Here is Post #24 in the Series on Taliessin through Logres –the last post!! The series is now complete-except for the important addition of YOUR comments on any or all of the posts. Please visit the INTRODUCTION to this series and the INDEX to the other posts in the series.
This closing post is by David Russell Mosley.
David Russell Mosley blogs at Letters from the Edge of Elfland. He has a PhD in theology from the University of Nottingham in the United Kingdom, and currently teaches theology part-time for Johnson University. Mosley is the author of the forthcoming books, On the Edge of Elfland, a faërie romance that will be published by Wipf and Stock publishers sometime this year, and Being Deified: Poetry and Fantasy on the Path to God which will be published by Fortress Press sometime this year.
Here is Dr. Mosley reading “Taliessin at Lancelot’s Mass”:
We come now to the final poem in Williams’ Taliessin through Logres. In this poem, Lancelot, for reasons left unexplained, has decided to hold a Mass. Throughout this Mass, strange and unusual things begin to take place until at last Taliessin himself is no longer himself, but rises, almost as incense, and is spread through Wales while there is a kind of call and prayer for the discovery of skill (in poetry? in statecraft? for the renewal of Logres?) in those who are now dispersed, as Taliessin himself is.
We are greeted at the start of this poem with something quite unusual: Lancelot, presumably before he has taken orders in a monastery, is performing a Mass. Taliessin is quite clear: “he was not sworn of the priesthood.” The Anglican Church, to which Williams belonged, requires priestly presidence over the Eucharist (even in the most Evangelical churches is this still technically required). What is more, the Britain, or more precisely the Logres, that Williams depicts is an evidently Catholic one, so Lancelot’s actions would seem sinful. Indeed, it is as if Lancelot is adding sin to sin since it was his adultery with the King’s wife that played a key role in the downfall of Logres. And yet, this is not how Lancelot’s Mass is presented. Lancelot’s mass seems particularly blessed.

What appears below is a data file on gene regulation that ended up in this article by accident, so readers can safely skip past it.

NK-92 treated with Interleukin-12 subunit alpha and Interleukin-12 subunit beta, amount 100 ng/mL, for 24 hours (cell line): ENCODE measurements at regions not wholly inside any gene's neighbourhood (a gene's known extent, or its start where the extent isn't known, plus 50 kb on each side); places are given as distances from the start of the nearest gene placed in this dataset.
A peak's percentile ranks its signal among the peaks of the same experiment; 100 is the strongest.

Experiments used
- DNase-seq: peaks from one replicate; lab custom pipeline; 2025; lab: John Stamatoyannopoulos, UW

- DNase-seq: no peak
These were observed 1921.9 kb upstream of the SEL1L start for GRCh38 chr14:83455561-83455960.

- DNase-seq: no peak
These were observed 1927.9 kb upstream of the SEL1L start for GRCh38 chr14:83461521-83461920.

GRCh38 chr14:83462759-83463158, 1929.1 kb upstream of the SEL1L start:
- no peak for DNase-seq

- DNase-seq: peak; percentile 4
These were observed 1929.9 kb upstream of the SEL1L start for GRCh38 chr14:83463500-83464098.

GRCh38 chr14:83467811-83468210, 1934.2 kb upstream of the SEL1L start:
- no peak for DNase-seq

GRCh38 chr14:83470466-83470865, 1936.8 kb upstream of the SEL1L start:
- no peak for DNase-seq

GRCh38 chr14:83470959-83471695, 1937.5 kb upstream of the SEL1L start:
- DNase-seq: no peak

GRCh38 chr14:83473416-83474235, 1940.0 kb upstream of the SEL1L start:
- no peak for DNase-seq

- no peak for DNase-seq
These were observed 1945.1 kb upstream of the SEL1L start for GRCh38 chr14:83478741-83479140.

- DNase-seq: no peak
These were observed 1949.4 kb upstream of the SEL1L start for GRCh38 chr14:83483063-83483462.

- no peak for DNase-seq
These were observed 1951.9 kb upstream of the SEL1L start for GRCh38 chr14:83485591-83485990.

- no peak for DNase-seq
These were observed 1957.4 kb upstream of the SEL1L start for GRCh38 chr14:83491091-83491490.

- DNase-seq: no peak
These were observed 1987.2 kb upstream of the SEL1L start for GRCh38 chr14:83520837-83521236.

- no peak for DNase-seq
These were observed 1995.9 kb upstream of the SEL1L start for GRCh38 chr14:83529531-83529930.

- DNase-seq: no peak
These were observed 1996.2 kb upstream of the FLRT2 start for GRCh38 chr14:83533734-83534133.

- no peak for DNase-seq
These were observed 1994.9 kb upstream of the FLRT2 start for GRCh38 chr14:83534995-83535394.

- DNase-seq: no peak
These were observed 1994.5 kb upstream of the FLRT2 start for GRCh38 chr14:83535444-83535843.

We can see this blessedness because something miraculous happens as Lancelot begins the mass:
In the ritual before the altar Lancelot began to pass;
all the dead lords of the Table were drawn from their graves to the Mass;
they stood, inward turned, as shields on a white rushing deck,
between Nimue of Broceliande and Helayne of Carbonek.
All the Knights of the Round Table who have fallen come forward at this Mass. Arthur too, we learn, is among them. This is a great blessing indeed, and yet we must wonder. Why is Lancelot, one who has committed a mortal sin (adultery), now performing the Mass without, it would seem, episcopal commission, being given a seal of approval? We cannot, just yet, I think, answer this question. We must dig deeper, first into this poem and then into the story itself.
Another point of interest that we cannot pass by is, of course, the role the dead Knights play in this mass. Taliessin describes them as “shields on a white rushing deck between Nimue and Helayne.” I find this interesting, for while Nimue is associated with Broceliande and Helayne with Carbonek, we cannot forget that Carbonek is in Broceliande. In the previous poem, “The Last Voyage,” we are told that Logres itself is withdrawn to Carbonek. So why do the Knights stand as shields between these two women? Perhaps we get something of an answer in a later stanza which ought to take us back to “The Departure of Merlin.”
In the tenth stanza of “Taliessin at Lancelot’s Mass,” we are told that, seemingly in the Epiclesis (wherein the priest, here Lancelot, calls on the Holy Spirit to bless the bread and wine, and thereby transform them):
We exposed, We exalted the Unity; prismed shone
web, paths, points; as it was done
the antipodean zones were retrieved round a white rushing deck,
and the Acts of the Emperor took zenith from Caucasia to Carbonek.
If we remember back to “The Departure of Merlin,” we will recall that this antipodean zone, P’o-Lu has been overcome by Broceliande, or is being overcome by it. Now, this is pure speculation, but I cannot help but wonder if perhaps the Knights stand guard between what is left of Logres and Broceliande precisely because of the antipodean zone, that is, because evil is putting up a fight against Broceliande and so the Knights stand guard between Helayne and Nimue despite both women in a way being related to Mary, who is mentioned in the ninth stanza. Helayne is the mother of Galahad, this decidedly human, but almost deified, Christlike-one. Nimue is herself the Lady of the Lake, a title which Mary also claims in some churches and universities (the full name Notre Dame in Indiana is Notre Dame du Lac, or Our Lady of the Lake; there is also a twelfth century church by the same name in Le Thor, France).
This, however, brings me to what I believe the answer to be to the question: why is